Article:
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Subject: Re: [office] Passwords

On Tue, 2006-28-11 at 14:04 -0500, Patrick Durusau wrote:
> Not exactly.
> If the file associations are not editable by the user, limiting opening 
> of the file to the use of an ODF compliant application and they are 
> denied access to a DOS command window (with edit or something similar) 
> it can be made relatively secure.

Well, it seems unlikely that a user would be in an environment that lets
them read the XML contents but not edit them.

But I can think of another reason to use hash though: To protect the
password itself, in the event that the document owner chooses to use the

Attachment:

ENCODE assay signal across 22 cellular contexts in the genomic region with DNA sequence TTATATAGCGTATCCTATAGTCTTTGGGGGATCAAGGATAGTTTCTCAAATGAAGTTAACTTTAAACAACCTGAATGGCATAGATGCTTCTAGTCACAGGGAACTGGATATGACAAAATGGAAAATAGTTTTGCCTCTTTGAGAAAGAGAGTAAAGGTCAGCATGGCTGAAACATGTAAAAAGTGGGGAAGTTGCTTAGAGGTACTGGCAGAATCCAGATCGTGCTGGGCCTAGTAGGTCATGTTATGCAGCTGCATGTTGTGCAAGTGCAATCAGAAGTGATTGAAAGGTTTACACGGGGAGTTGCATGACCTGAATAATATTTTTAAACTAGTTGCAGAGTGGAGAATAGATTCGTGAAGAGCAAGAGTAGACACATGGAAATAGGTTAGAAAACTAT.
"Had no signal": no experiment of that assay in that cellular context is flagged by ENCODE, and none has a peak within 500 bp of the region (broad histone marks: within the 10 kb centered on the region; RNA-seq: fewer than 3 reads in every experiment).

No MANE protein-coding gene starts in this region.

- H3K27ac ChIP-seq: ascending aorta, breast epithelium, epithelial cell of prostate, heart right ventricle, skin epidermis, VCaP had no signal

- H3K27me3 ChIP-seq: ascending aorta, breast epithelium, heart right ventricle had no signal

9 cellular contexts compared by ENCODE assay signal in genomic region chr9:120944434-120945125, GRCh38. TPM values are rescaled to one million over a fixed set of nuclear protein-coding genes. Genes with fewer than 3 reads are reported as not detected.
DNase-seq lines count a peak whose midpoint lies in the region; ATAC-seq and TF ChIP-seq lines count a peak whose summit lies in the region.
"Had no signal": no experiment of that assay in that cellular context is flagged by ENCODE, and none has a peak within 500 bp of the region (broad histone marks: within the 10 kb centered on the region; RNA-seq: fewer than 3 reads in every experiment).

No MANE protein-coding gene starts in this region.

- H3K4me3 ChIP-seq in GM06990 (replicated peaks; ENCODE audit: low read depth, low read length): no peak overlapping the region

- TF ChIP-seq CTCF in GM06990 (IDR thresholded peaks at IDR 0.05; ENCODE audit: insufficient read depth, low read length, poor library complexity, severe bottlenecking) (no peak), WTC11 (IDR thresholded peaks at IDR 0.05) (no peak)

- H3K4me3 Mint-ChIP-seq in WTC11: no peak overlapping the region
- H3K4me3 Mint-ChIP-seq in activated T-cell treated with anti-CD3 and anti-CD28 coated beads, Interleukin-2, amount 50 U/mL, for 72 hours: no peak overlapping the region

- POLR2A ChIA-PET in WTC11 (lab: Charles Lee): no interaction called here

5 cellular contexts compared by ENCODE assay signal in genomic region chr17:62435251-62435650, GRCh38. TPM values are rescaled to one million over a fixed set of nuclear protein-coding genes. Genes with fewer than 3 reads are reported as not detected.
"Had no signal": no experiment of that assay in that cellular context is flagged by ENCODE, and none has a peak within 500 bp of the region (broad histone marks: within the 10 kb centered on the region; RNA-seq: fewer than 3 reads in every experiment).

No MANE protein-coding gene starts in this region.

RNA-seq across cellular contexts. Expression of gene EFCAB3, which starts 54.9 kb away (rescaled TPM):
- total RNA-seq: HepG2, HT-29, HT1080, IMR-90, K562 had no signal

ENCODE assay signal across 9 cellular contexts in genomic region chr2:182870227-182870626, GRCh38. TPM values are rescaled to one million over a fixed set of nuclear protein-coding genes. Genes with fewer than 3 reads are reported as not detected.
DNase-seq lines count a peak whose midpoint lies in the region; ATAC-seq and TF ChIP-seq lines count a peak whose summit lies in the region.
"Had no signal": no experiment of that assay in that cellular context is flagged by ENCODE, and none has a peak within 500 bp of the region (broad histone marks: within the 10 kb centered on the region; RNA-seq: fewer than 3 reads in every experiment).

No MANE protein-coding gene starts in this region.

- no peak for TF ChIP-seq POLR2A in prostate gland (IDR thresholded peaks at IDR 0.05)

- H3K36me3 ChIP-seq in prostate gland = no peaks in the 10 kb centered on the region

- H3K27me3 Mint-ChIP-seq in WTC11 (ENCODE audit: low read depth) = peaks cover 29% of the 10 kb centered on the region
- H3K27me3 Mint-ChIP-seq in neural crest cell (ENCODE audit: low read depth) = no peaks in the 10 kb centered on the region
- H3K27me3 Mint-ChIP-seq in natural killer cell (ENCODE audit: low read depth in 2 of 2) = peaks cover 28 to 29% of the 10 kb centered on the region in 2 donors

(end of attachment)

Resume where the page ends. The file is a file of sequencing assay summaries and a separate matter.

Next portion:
same password elsewhere (which is common).

So, we want a hash that is pre-image resistant. SHA1 qualifies for now,
but I do note that RSA expects to see pre-image attacks in the next 5-10
years. Are we satisfied with that or should we ask for something higher?

Maybe we can take a middle position and say that SHA1 is allowed but we
recommend applications to move to something else in the future. The spec
could say something like this:

The hash can be any of: SHA1, SHA-256, SHA-512 and WHIRLPOOL. The
committee notes that SHA1 is included for compatibility with current
applications but recommends moving to one of the other algorithms in the
coming years.

I think that's a reasonable balance. It doesn't cause immediate hassle
for developers.

But what will we do, say, 8 years from now, when SHA1 is no longer
considered acceptable? Do we change the spec to disallow SHA1? If so,
then some old documents will become invalid. This is a general problem
with any hash or encryption algorithm; one day Blowfish might be broken
and we may have to choose a different algorithm.

"I AM in shape. Round IS a shape."

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